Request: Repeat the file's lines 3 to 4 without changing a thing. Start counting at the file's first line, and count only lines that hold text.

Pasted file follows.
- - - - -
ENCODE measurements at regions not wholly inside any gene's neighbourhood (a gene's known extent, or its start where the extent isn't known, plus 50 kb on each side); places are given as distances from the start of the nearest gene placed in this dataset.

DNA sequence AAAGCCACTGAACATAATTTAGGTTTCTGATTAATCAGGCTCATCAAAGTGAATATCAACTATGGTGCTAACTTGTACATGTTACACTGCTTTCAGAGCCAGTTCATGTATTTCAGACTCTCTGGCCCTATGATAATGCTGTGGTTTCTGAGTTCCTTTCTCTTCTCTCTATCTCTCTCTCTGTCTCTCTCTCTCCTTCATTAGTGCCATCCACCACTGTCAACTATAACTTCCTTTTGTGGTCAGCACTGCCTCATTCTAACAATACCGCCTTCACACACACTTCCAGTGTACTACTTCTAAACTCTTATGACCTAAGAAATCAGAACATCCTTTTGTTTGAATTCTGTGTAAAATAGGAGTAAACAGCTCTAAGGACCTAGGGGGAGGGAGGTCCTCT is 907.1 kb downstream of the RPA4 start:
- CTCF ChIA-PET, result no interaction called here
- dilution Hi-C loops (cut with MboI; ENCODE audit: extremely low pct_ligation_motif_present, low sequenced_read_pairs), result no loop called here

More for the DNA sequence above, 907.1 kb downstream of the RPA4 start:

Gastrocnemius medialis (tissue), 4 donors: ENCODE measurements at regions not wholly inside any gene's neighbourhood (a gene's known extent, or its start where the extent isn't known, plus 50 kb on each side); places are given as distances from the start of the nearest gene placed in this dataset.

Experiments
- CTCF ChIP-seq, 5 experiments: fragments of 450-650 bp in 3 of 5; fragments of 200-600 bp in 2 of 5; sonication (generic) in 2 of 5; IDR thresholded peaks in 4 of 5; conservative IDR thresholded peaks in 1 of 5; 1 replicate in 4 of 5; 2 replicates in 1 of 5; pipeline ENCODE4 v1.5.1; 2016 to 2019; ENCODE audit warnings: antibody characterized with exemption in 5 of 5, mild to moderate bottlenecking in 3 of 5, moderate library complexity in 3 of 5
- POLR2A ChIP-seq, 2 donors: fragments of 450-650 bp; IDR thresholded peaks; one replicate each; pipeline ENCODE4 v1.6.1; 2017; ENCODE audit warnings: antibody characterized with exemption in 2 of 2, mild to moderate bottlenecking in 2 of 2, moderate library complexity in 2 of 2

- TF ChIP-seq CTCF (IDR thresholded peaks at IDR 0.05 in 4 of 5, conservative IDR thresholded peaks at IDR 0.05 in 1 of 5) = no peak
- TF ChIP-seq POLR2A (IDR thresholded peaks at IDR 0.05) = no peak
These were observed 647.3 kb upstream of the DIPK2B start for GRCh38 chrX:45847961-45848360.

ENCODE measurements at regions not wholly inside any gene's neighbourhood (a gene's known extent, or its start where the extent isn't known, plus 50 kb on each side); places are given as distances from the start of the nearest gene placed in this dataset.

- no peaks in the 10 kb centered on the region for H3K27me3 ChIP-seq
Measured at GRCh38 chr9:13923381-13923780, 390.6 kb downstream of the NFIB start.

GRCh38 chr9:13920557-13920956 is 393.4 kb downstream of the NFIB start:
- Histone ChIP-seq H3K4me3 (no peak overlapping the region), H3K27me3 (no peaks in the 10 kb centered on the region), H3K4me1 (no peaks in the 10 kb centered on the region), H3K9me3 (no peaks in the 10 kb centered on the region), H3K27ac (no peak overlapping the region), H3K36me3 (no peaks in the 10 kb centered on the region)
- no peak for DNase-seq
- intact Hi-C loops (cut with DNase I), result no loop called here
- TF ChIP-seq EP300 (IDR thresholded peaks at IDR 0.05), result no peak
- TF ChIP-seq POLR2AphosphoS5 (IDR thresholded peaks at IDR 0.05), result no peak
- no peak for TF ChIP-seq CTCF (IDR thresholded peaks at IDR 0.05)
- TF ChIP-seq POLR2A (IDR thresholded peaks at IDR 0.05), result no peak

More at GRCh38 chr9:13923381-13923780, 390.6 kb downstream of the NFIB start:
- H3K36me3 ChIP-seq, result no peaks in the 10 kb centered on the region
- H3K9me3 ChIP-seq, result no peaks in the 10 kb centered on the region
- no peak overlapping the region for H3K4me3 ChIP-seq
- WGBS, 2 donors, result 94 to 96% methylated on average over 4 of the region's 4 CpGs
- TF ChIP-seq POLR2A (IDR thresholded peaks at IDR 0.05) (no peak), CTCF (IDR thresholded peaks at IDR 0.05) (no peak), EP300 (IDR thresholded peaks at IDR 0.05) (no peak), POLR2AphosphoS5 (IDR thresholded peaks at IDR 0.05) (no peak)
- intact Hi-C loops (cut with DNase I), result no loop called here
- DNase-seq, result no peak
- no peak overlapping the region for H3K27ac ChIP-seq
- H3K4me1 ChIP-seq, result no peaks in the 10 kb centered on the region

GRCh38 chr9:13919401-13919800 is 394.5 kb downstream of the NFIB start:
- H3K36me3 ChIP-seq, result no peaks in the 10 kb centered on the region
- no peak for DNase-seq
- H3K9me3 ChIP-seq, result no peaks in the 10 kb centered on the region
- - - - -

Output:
- CTCF ChIA-PET, result no interaction called here
- dilution Hi-C loops (cut with MboI; ENCODE audit: extremely low pct_ligation_motif_present, low sequenced_read_pairs), result no loop called here